Chinese Counterfeiters Are Moving From Luxury Goods To Tainted Food Products

Chinese Counterfeiters Are Moving From Luxury Goods To Tainted Food Products

China is not new to counterfeit goods, but the trend now appears to be taking a more dangerous turn. Once confined to handbags and luxury goods, Chinese counterfeiters are now entering the food and drink market, in an attempt to take a piece of the action from popular brands.

Australian businessman John Houston, an expert in spotting counterfeit goods, saw this trend coming a decade ago. It was foreshadowed by the 2008 Chinese milk incident where melamine was substituted for protein in order to falsify food test results but has now spread to other industries. The knock offs are becoming so good that Houston, whose company specializes in detecting fake products, can’t even tell the difference.

The 2008 tainted milk scandal led to the hospitalization of thousands of children and Japanese and South Korean consumers were exposed to the same type of scam, except with melamine-laced egg products. A lax regulatory environment means many of the offenders originate in China yet thanks to globalized trade the tainted products reach developed countries like the United States with ease.

Houston recently gave the example of two bottles of tattoo ink, one the original product, the other a toxic Chinese imitation, which were identical down to the last detail. The toxic ink has been found in Australia and the United States under the names Intenze, Immortal, Starbrite, MOM’s, Kuro Sumi, and Skin Candy. Samples of the fake products have been found to contain heavy metals as well as dangerous levels of bacteria, warranting an FDA warning.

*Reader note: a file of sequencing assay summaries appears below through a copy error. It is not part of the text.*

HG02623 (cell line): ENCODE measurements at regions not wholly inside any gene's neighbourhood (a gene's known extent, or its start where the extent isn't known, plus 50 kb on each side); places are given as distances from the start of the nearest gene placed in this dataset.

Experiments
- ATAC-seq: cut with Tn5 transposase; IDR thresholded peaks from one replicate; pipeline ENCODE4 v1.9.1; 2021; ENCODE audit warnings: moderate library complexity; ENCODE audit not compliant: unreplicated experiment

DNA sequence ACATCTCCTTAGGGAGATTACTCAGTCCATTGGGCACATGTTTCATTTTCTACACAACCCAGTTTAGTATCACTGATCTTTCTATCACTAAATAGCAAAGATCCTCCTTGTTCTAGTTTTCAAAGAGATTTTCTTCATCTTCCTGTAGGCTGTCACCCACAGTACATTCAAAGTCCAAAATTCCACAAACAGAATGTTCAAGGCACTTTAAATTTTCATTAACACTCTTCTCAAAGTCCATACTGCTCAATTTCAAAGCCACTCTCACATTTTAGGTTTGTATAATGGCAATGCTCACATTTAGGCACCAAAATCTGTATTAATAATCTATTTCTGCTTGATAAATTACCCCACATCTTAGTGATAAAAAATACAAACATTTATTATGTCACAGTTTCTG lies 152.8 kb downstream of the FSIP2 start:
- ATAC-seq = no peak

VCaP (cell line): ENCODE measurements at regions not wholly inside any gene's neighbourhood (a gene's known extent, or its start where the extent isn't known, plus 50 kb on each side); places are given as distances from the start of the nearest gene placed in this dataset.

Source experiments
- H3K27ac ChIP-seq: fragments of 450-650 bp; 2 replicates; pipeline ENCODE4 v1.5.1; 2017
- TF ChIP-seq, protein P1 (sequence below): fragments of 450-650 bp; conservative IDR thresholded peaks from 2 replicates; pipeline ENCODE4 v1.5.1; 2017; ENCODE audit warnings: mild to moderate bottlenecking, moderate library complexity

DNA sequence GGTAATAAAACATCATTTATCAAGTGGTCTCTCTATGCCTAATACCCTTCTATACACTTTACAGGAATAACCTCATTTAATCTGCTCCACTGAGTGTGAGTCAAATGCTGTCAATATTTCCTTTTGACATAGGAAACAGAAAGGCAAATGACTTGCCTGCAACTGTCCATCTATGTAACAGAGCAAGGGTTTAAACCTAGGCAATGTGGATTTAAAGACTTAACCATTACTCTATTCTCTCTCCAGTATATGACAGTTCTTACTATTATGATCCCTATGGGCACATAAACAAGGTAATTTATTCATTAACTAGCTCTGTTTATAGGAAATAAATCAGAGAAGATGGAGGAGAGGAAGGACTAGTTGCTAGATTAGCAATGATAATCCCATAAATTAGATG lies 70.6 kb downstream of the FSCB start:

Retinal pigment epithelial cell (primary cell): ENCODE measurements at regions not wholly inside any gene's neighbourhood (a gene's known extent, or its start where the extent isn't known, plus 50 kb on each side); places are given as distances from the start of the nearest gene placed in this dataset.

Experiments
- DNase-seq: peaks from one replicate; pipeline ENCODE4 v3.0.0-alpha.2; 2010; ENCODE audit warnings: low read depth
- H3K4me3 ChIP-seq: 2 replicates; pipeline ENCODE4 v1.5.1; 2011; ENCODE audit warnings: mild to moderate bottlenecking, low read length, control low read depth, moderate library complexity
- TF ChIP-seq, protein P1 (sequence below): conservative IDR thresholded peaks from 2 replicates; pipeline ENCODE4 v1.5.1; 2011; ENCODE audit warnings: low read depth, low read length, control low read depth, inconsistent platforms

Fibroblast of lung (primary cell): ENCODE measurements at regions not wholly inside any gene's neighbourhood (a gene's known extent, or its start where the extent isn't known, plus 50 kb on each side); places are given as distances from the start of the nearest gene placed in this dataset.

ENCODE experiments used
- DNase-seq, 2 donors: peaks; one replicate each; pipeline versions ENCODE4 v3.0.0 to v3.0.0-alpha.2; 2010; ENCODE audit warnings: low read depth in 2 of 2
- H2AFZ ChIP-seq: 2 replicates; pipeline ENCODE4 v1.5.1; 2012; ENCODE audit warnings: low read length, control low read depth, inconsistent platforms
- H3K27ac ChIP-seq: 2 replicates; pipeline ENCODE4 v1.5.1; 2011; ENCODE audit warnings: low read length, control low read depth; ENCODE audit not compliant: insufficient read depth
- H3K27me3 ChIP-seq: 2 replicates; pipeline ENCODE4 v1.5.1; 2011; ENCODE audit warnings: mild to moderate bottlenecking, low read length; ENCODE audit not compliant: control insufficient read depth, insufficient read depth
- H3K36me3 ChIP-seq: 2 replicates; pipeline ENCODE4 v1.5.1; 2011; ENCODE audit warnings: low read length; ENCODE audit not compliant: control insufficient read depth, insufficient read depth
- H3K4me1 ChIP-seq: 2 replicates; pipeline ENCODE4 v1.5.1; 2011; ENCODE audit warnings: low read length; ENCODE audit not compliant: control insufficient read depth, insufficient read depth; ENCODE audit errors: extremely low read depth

The risk posed by tainted and counterfeit goods entering the food chain is so great that an industry has been created in scientifically identifying knock offs before they reach consumers.

Houston’s firm YPB is a major player in the new space. It intends to defeat counterfeiters with a solution straight out of science fiction. Known as “Tracer,” it involves a nano-particle that can be embedded within the product, which can then be detected by a handheld scanner in order to verify its authenticity. Current clients include winemakers and tattoo ink companies, but a recent deal by YPB will now see Tracer being used by China’s largest table salt manufacturer.

With the value of counterfeit goods in the U.S. expected to reach $1.7 trillion this year, Houston’s business may have as many applications as there are Chinese counterfeiters.

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